I’ve always valued the search for truth, and part of that search was to understand anxiety and depression themselves. But what if this “search” is itself a symptom of anxiety and depression?

What if looking for answers is just putting a positive spin on endless rumination?

Depressive realism

Sometimes it seems like happy people live in a bubble, unwilling or unable to grapple with the grand humane and existential challenges of life.

The popular notion of “depressive realism” offers a kind of perverse satisfaction in being miserable: the idea that depressed people see the world more clearly, or that happy people are buffered from harsh realities by self-serving delusions of competence and optimism.

If you find it difficult to be happy, you can console yourself with the idea that happiness is just for dumb, superficial, or morally unserious people.

But is this kind of depressive realism any better than a sour grapes attitude toward happiness?

Ironically, this consolation is itself the fostering of a self-serving delusion aimed at making us feel better, as we pride ourselves on being both willing and able to face the harsh realities of life.

When life hands you lemons, sure, you could make lemonade…but a real man will just eat that lemon and grit his teeth against the sourness, because lemons are supposed to be sour!

Intentional optimism

In the past few months I’ve made a conscious effort to change the way I think about life, in order to improve my mood.

In the process it’s become clear to me that despite all the suffering implicit in decades of anxiety and depression, despite being desperately unhappy, I couldn’t honestly say that I wanted things to be different.

We all want to be happy, but our desire for happiness is typically framed and delineated by very strict conditions.

We want to be happy in certain ways, under specific criteria; we want happiness on our own terms, even if those terms are largely unconscious in daily life.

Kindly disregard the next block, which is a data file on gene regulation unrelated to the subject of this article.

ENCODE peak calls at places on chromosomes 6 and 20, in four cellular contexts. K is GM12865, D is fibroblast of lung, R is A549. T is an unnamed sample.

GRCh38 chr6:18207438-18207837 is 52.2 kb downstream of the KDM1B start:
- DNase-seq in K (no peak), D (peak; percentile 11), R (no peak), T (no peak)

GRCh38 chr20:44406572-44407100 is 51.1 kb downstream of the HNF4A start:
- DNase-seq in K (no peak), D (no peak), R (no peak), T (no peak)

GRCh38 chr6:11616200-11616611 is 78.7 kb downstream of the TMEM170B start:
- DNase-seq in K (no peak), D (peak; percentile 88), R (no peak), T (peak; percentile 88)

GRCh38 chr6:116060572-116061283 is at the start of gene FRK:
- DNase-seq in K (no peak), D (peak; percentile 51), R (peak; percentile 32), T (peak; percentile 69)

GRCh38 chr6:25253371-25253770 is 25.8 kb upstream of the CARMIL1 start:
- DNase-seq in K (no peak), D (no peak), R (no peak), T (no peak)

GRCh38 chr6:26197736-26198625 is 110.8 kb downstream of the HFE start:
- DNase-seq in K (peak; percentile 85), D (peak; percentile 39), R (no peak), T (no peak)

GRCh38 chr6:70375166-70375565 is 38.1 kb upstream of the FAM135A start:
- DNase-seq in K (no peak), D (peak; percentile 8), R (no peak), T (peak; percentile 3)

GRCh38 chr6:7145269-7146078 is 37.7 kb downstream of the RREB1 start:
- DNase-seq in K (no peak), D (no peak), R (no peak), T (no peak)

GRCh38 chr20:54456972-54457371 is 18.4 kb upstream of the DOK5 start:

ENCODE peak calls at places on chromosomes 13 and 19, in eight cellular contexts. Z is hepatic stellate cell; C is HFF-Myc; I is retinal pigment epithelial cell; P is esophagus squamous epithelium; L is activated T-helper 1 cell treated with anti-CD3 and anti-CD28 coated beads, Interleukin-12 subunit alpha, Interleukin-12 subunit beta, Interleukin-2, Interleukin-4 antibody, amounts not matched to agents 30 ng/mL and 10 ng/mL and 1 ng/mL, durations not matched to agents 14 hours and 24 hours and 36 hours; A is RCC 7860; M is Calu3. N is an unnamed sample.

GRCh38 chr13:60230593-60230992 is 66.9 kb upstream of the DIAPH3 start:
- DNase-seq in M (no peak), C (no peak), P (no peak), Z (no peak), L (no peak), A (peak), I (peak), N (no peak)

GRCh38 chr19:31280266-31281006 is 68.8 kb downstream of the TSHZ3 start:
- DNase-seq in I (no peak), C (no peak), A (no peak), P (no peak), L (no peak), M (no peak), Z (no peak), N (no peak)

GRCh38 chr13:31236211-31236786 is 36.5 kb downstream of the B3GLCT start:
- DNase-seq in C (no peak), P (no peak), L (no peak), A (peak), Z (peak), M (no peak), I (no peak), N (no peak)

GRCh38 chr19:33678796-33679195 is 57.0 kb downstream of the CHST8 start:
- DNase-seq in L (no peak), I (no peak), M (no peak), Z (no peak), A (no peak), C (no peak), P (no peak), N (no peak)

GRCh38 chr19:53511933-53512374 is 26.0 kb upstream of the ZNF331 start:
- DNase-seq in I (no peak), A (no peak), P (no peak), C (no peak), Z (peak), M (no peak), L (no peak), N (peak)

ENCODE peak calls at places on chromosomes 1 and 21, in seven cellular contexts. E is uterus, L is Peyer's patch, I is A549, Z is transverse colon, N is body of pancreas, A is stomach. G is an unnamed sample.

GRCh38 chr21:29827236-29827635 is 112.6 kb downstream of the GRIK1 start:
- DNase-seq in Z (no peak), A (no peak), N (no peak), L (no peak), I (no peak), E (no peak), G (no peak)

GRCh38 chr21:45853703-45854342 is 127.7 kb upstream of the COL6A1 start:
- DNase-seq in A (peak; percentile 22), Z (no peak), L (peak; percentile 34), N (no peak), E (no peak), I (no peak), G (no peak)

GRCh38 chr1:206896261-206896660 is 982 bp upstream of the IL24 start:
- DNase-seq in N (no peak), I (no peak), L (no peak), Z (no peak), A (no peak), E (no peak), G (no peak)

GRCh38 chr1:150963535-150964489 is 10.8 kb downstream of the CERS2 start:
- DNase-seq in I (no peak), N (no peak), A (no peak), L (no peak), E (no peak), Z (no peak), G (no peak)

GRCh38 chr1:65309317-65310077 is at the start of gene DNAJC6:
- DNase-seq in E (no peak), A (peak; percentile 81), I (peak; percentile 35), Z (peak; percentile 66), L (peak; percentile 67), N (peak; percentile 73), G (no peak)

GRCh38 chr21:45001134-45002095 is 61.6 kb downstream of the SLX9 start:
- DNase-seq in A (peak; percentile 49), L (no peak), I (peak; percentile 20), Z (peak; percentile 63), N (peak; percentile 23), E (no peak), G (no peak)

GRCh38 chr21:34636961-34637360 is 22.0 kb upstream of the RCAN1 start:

When I first considered changing my thoughts in order to improve my mood, I immediately worried about becoming “delusional”, like one of those dumb, superficial, happy people who lives in blissful ignorance of life’s deeper meaning and struggles

It was very important to me that I maintain a sense of my own realism, honesty, and clarity about the nature of life; so important that I was more comfortable being deeply unhappy than risking a change to my self-image.

I put limitations on my pursuit of happiness, limitations that turned out to be based on little more than crude stereotypes.

Crude stereotypes of happiness

If I was truly honest with myself, wouldn’t I have to acknowledge that those supposed “dumb, superficial, blissfully ignorant people” were just a fantasy?

In all those years of looking for answers, I hadn’t once gone out of my way to examine people who were actually happy, preferring to think that I understood what superficial, derogatory happiness looked like.

In fact, my own experience belies the notion that happy people are ignorant or deluded. I don’t know anyone who matches the caricature that exists in my own mind.

People who are genuinely happier than me tend not to go around thinking and talking about their depressing problems, but to cast that as a moral failing is misguided.

I’ve met others similar to me: deeply depressed, yet repulsed by the thought of having to “delude” themselves in order to feel better.

Such people would never have the audacity to claim that they are free from “delusion”. They might say that they try not to delude themselves, but it’s more a statement of values and ideals than an objective assessment of their overall knowledge and beliefs.

It’s as if we’ve tried and failed at just “getting along” in life, and instead of admitting the failure, tried to redefine the parameters of life itself until those who get along well are the ones who’ve failed the test of moral seriousness.

Temperament defines happiness

The problem is that we aren’t all the same in what excites us and makes us happy, and therefore we can’t and shouldn’t try to “get along” in the same ways.

Those of us who struggle most with anxiety and depression seem to have an (un)healthy dose of what ancient proto-psychologists called melancholic temperament.

Melancholics are excited by meaning and ideals, and not much else. Yet we inhabit a society full of people who find happiness and fulfilment more easily accessible – in the pursuit of power and prestige, the enjoyment of sensual pleasures, or in simply being left alone to do their own thing.